llectively managed by a board comprising members from the different churches in the cluster.
Under the cluster arrangement, each parish maintains its own building and vestry. Each votes its own budget and raises its own funds. Each may have its own ministry in its own community. And each sends representatives to the cluster board. There such synergies as common missions, Christian education, music, and social activities may be developed. Clergy coverage for the worship of each parish is arranged on a rotating basis. Other staff members contribute from their skills and calling as the cluster board determines best. What this means in practice is that any one parish has access to a wider array of skills than it could afford on its own. But it also means that their pastor is a functionary, rotating in and out of their pulpit every eight weeks or so, according to a set schedule. So parishioners do not develop the same kind of dependence on their pastor that they might otherwise. Clusters call forth the lay leadership of the congregation. Clusters clearly say: The responsibility is yours. The rector will assist you in achieving your call, but he or she is not going to do for you what is yours to do. You are the permanent part of this equation.
The We-Backed-Into-It-and-We-Want-Out-of-It Bivocational Congregation
Unless the concept of bivocational ministry is firmly rooted in the minds and hearts of the congregation, it can fall apart when the pastor leaves. One congregation that was originally organized in 1893 as a mission in recent years has not been able to afford a full-time pastor. They have been served by a succession of bivocational pastors and strong lay leadership has emerged in order to maintain and expand the ministry of the congregation. The Sunday school, youth ministry, routine pastoral care, and outreach efforts are organized by members of the congregation. The pastor orders the worship services, presides over the parish vestry, gives encouragement and counsel to the lay volunteers, and makes emergency calls on parishioners.
After their last “permanent” part-time pastor of seven years retired, the congregation struggled to find a successor. In the course of searching for three years, the vestry decided to use the congregation’s small endowment to seek a full-time pastor. They hope to be able to support this person at full time for three years, during which time the congregation may grow sufficiently to be self-supporting. If not, they will have exhausted their financial reserves, failed at growing, and possibly become terminally discouraged. Though the laity have taken on significant and fruitful responsibilities in mission and in the life of their church, this church seems to have been simply a congregation with a bivocational pastor rather than a bivocational congregation.
This example, replicated so very often, is not a particularly hopeful one, barring a miracle. The desires deeply rooted in the hearts of the parishioners for their own full-time pastor, to be a “legitimate” church, and to have someone to define and do ministry represent a model of doing church that is unlikely to lead us very far into the future. Exhausting resources in that quest will not be as productive as learning the lessons God desires to teach us in order to move into a new future.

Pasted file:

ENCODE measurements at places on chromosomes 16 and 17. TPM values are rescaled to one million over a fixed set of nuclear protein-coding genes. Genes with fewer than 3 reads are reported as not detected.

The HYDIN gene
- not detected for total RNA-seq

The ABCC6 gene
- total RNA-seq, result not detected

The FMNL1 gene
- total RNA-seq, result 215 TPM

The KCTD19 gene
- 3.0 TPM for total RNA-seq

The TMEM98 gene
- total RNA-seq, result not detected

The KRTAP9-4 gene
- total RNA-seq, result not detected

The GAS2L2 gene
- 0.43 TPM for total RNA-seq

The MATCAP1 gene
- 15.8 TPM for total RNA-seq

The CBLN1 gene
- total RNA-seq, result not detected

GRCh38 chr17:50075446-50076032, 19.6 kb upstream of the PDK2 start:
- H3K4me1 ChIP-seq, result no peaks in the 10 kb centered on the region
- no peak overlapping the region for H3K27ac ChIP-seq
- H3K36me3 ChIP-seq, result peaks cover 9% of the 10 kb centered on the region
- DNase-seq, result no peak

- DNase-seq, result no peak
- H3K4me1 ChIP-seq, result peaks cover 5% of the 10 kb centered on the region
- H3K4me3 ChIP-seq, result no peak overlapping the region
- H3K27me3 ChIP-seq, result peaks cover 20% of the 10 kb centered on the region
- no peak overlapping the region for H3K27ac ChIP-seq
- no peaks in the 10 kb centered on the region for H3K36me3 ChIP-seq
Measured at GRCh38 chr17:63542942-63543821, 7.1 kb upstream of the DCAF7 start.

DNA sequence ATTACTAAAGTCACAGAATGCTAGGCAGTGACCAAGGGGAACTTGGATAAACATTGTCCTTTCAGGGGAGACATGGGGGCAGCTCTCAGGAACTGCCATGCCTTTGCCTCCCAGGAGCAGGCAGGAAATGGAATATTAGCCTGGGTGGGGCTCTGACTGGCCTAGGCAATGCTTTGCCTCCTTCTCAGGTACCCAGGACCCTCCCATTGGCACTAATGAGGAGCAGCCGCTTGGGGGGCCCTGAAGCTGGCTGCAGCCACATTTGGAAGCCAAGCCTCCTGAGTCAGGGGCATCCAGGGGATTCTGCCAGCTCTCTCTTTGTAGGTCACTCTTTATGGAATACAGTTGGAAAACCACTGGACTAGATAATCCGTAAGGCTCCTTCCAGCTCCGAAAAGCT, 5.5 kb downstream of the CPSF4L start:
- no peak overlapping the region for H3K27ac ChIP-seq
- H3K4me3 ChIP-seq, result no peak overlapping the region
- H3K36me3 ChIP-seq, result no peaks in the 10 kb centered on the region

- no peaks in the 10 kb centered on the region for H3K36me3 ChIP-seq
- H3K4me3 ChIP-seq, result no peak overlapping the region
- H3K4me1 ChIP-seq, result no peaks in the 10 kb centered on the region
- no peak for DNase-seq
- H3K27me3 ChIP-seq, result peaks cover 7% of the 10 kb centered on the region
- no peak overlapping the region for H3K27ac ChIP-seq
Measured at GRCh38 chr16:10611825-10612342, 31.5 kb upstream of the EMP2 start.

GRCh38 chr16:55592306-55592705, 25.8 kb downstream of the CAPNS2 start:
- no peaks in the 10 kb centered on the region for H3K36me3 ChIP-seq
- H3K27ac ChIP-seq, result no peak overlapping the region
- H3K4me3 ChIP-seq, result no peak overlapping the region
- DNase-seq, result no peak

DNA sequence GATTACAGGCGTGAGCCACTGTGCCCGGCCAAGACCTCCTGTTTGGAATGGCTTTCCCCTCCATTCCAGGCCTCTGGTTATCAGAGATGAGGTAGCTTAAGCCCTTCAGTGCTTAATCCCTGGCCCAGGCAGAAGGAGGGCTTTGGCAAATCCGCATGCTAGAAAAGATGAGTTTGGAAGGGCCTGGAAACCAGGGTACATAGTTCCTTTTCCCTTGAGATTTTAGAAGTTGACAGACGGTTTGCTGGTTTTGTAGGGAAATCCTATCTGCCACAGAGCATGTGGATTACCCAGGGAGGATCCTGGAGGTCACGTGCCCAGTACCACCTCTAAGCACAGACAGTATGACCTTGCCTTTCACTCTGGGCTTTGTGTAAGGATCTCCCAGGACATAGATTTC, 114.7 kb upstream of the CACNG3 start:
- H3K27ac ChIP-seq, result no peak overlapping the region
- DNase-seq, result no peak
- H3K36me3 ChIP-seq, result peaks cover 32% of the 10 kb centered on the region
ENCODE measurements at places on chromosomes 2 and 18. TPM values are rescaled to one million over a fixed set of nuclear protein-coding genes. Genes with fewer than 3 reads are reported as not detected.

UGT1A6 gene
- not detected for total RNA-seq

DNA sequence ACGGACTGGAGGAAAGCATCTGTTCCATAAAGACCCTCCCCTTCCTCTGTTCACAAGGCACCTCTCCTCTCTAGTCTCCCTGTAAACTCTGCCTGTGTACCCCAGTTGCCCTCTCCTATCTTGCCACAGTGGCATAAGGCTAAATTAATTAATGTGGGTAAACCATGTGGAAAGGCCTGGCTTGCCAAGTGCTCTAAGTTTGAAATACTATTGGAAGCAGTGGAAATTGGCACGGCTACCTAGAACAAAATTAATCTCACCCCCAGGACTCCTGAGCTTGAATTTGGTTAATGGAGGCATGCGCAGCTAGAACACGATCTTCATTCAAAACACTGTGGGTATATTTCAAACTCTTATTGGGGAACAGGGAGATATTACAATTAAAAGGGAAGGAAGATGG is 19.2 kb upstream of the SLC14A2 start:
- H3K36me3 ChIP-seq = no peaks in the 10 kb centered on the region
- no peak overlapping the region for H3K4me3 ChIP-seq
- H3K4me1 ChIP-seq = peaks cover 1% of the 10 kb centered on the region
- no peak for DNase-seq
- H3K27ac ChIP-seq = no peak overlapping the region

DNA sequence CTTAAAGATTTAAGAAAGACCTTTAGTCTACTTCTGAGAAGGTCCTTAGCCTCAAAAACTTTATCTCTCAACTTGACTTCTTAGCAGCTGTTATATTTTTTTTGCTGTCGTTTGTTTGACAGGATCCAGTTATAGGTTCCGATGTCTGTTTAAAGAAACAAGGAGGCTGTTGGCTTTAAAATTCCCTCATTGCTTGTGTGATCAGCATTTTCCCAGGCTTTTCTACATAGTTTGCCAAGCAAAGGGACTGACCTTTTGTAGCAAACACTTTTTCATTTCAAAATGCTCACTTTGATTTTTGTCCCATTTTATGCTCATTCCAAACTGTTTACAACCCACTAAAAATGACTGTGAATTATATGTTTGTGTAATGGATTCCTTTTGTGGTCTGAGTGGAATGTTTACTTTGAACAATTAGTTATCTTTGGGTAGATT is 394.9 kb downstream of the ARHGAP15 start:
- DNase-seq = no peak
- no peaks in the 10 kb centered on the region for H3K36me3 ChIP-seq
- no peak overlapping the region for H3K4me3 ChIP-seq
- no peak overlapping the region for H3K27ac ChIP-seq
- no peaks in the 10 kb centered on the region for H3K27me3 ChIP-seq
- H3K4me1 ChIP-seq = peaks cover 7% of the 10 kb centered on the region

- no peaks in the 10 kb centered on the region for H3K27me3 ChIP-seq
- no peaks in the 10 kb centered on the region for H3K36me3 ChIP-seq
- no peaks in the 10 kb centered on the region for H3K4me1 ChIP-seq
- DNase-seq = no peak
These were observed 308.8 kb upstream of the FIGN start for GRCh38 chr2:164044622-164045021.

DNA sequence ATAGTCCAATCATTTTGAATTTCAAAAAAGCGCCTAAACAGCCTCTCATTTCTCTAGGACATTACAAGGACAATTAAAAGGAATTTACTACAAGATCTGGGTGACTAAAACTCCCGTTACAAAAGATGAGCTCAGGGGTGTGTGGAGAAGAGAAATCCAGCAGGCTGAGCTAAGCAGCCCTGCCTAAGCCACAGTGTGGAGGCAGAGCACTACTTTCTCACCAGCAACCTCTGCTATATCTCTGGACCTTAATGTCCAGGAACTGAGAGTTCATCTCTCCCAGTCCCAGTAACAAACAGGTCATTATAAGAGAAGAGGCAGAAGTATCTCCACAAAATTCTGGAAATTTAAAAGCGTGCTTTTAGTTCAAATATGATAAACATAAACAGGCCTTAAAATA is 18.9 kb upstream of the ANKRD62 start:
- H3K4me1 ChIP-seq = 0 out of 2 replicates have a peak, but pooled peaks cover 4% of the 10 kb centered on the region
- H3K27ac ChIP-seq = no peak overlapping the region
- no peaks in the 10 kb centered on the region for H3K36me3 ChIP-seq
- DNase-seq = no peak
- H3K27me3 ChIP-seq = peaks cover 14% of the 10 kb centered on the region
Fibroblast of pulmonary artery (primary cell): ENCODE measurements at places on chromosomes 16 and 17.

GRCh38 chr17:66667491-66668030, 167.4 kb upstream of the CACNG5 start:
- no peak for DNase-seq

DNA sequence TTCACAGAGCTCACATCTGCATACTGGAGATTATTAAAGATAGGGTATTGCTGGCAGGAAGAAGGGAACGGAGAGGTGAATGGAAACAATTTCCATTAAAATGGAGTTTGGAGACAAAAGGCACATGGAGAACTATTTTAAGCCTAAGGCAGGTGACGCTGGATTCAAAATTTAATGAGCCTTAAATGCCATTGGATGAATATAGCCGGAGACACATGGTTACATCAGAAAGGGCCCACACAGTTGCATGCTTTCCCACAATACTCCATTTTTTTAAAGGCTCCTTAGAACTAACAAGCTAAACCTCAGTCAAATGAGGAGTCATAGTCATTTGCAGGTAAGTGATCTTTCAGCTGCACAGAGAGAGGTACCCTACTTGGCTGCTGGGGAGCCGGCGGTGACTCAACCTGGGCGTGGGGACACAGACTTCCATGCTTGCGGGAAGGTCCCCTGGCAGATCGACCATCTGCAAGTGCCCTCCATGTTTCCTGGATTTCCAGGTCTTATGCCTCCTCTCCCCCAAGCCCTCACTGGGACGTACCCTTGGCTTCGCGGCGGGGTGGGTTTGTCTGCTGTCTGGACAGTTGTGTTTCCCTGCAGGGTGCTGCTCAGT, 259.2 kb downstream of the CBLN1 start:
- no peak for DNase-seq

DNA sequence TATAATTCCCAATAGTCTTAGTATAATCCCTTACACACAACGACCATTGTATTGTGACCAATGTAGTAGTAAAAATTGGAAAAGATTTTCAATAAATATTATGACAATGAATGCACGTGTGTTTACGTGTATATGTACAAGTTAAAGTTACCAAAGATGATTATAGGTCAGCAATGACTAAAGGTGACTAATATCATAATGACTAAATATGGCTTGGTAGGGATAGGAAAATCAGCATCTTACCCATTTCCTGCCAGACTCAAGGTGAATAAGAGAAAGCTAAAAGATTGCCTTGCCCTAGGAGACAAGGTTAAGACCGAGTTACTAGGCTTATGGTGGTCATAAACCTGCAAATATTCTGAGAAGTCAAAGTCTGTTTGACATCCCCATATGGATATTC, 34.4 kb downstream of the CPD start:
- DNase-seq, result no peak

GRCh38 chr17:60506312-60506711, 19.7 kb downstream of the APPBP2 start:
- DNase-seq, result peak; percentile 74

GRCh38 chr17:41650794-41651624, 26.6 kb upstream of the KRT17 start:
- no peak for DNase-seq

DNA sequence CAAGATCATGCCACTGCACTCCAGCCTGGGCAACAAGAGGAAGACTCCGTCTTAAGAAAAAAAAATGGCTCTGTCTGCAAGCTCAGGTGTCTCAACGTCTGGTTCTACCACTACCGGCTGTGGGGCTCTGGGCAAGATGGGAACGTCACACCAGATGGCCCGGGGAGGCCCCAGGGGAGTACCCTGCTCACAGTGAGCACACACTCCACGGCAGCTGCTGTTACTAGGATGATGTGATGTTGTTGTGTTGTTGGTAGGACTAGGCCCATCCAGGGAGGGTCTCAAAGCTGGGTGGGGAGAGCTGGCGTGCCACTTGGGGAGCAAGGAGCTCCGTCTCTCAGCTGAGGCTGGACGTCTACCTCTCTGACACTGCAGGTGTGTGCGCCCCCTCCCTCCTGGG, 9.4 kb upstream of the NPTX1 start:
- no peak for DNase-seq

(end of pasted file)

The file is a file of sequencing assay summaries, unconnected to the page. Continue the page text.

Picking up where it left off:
Embodiments of Change
Each of the first of these examples lift up qualities of faithful congregations that may foreshadow the characteristics of the church in the future: the power of focus and complimentary functions; the value of presence, rootedness, and the primacy of mission; the importance of willingness to take risks and even die to self, if need be. The cluster model demonstrates a willingness to experiment and take responsibility for one’s congregation. And the last example teaches us of the danger of giving in to the constant temptation to slip back into old patterns.
Does a congregation need to have a bivocational pastor to exhibit the positive qualities of a bivocational congregation? We think that, though it may help, it is not necessary. What makes a congregation bivocational and more likely to thrive into the future is the dual calling of the congregation to fresh understandings of mission and function—mission that is rooted locally, focused, and so primary that the church is willing to risk self in the cause, and functioning that is responsible, complementary, experimental, and not pastor-dependent but lay-owned. Such a church, we believe, will warm God’s heart and serve its neighbors for years to come.
Adapted from “The Bivocational Congregation: Tomorrow’s Church?” in Congregations Winter 2009 (vol. 35, no. 1), copyright © 2009 by the Alban Institute. All rights reserved.
In Dying We Are Born: The Challenge and the Hope for Congregations
by Peter Bush
Deeply ingrained in Western culture, and in the minds of most church leaders, is the belief that there is a solution to every problem. Peter Bush offers a powerful challenge to this approach, arguing that for new life, energy, and passion to arise in congregations, they must die—die to one way of being the church in order that a new way may rise. All congregations, even ones that see themselves as healthy, need to be prepared to die, to take up their cross, so God can make them alive .
Who Is Our Church? Imagining Congregational Identity
by Janet R. Cawley
After congregations have considered their history, added up all the statistics, and tried to be honest about their core values, the question still remains: “Who are we, really?” Author Janet Cawley offers a creative, engaging, and faithful way to answer just that question. Congregations will find this intuitive, imaginative approach accurate, useful, and lots of fun!
Can Our Church Live? Redeveloping Congregations in Decline
by Alice Mann
Nothing on earth lives forever–not even congregations. Alban Institute senior consultant Alice Mann explains how the natural life cycle of a congregation, as well as other internal and external factors, can produce a congregation that is in real trouble. She then offers hope for congregations that want to change. Practical options for congregations, leadership challenges for laity and clergy, and ways to work with denominations are detailed, and engaging discussion questions provide a basis for congregational planning.
Cooperating Congregations: Portraits of Mission Strategies
by Gilson A. C. Waldkoenig and William O. Avery
Transitioning communities are challenging congregations to develop unique, creative strategies for remaining open for ministry. Based on an intensive study of five cooperative ministry ventures, this thought-provoking book looks at how each takes a unique approach in addressing its own mission context.